I covered Smith’s first four seasons at Minnesota, where he led that disheveled program to multiple NCAA tournament appearances. Trust me. If you can convince kids to come and play in a city with two seasons -- winter and a teaspoon of summer -- you can sell them on Memphis. If you can win in Lubbock, Texas -- a five-hour drive from Dallas -- you can win in Memphis.
If you can win at Minnesota and Texas Tech without a practice facility, you can shine at a school that broke ground on a multimillion-dollar edifice last year.
If you can win with the unheralded athletes Smith molded into standouts -- guys named Lawrence Westbrook and Toddrick Gotcher anchored some of his best teams -- you can do plenty with the elite athletes he’ll chase at Memphis.
Folks will suggest an assistant such as former Memphis and NBA star Penny Hardaway could help Smith’s cause. Maybe. But Smith won’t let anyone dictate how he compiles his staff. And the folks at Memphis know that. Plus, his track record says he doesn’t have to.
It’s not easy to find success at multiple stops. However, Smith became the second coach in Division I history to lead five teams to the NCAA tournament when he guided Texas Tech to the Big Dance last month.
Will he establish a record and make Memphis the sixth?
It’s possible because Smith in Memphis makes sense. More sense than Smith to Minnesota or Smith to Texas Tech did. Yet, he managed to lead both previously docile programs to the NCAA tournament.
It’s not difficult to identify the challenges Smith might encounter at Memphis. It’s a complicated recruiting terrain. Great talent around the corner but will those players stay in town? Not that Smith only needs Memphis kids to win. He’ll recruit everywhere.
But talent isn’t enough. Smith won’t tolerate some of the troubled athletes Josh Pastner attracted. He’s not enamored with stars and accolades. Either way, he’ll hear from the supporters and the critics. The Tigers boast a smart, passionate fan base that will vocalize its concerns if the program falters under Smith.
Ask Pastner. Memphis never recovered after John Calipari left the scene in 2009. It’s a great job but not a simple job. Yes, everything is right there. But how do you bring it all together and win?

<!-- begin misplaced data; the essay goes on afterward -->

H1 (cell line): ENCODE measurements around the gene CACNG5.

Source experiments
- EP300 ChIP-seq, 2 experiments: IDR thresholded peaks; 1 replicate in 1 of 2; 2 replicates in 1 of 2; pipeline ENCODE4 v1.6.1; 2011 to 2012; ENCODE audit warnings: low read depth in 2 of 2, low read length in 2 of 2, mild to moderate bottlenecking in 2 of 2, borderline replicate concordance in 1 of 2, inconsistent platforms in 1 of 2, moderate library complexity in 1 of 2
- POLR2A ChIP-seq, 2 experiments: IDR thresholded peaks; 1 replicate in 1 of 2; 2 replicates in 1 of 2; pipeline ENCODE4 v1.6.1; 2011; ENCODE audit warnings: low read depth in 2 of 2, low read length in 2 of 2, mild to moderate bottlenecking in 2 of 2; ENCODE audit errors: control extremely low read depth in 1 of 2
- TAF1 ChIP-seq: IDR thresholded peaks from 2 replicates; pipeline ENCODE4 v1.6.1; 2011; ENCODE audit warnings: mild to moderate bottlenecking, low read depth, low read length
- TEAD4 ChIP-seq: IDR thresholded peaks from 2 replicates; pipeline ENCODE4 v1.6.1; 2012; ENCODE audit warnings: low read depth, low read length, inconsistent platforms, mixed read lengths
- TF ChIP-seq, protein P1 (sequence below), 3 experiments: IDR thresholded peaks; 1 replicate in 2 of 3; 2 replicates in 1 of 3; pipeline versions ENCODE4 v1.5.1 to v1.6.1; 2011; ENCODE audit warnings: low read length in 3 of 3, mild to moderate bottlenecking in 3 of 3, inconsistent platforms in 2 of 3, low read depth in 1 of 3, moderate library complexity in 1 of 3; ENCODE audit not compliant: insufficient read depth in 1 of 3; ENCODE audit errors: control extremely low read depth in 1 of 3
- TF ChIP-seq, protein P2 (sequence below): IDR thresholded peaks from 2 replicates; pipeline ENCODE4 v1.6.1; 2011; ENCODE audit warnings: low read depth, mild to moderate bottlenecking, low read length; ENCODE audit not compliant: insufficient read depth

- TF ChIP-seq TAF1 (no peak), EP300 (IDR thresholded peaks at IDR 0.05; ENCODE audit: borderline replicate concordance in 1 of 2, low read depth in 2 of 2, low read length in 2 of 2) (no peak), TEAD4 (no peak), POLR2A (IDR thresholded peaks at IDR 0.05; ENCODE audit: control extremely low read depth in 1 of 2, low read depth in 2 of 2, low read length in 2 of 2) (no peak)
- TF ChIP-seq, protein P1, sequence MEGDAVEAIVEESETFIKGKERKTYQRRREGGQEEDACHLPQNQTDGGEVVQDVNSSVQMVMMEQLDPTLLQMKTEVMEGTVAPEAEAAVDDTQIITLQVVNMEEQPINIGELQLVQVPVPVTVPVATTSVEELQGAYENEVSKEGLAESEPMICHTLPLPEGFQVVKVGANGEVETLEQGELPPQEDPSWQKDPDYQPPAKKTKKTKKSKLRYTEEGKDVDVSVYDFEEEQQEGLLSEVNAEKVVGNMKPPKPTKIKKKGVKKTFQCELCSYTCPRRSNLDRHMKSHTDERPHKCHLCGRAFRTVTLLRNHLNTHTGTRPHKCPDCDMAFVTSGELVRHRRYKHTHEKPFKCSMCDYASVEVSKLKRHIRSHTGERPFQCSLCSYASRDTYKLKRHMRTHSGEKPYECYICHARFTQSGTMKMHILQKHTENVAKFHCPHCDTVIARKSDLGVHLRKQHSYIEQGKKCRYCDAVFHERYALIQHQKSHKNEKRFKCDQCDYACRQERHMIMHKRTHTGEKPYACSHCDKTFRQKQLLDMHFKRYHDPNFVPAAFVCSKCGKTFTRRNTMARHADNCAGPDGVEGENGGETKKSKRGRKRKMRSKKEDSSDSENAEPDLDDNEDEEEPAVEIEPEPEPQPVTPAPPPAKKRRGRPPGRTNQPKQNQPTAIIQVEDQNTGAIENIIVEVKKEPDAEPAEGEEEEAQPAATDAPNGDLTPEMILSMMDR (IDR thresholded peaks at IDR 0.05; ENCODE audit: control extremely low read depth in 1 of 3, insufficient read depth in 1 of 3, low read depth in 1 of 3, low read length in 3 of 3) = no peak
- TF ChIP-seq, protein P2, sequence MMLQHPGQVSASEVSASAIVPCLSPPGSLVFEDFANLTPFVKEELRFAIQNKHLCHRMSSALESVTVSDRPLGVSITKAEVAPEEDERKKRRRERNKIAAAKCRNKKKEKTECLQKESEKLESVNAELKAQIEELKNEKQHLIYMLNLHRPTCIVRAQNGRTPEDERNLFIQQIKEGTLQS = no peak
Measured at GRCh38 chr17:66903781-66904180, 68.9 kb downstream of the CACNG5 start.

Pastner never answered that question. Smith will fail that test too unless he can accrue the talent necessary to elevate Memphis beyond the first-weekend mirages Pastner produced.
His great advantage over Pastner, however, is clear: Smith still means something in the South, especially to black families who watched him lead the Kentucky Wildcats to the national title in 1998 as the first black coach in the program’s history. The kids Smith will covet at Memphis won’t remember that run. But their parents will. And in the city that acted as a key hub in the civil rights movement, it’s not insignificant.
During his time at Minnesota, Smith lured top-100 prospect Andre Hollins and Austin Hollins -- the son of NBA coach Lionel Hollins and unrelated to the former -- from the Memphis area. That’s a drastic move. But their families wanted both African-American players to develop under someone they viewed as a coaching icon.
At Memphis, that’s still a component of his pitch. It should be.
He’ll also tell Memphis fans that the past years in Lubbock showed everyone he’s not done yet. That he can still coach at a high level, which wins over the Big 12’s best in 2015-16 demonstrated. He’ll tell Tigers fans that he’ll restore the program, lead it to a higher level. He’ll tell the city’s and region’s top players that he can help them grow if they come.
And if that’s not enough, he’ll just distribute copies of his résumé, which details a rich legacy he’ll extend with the Tigers in 2016-17.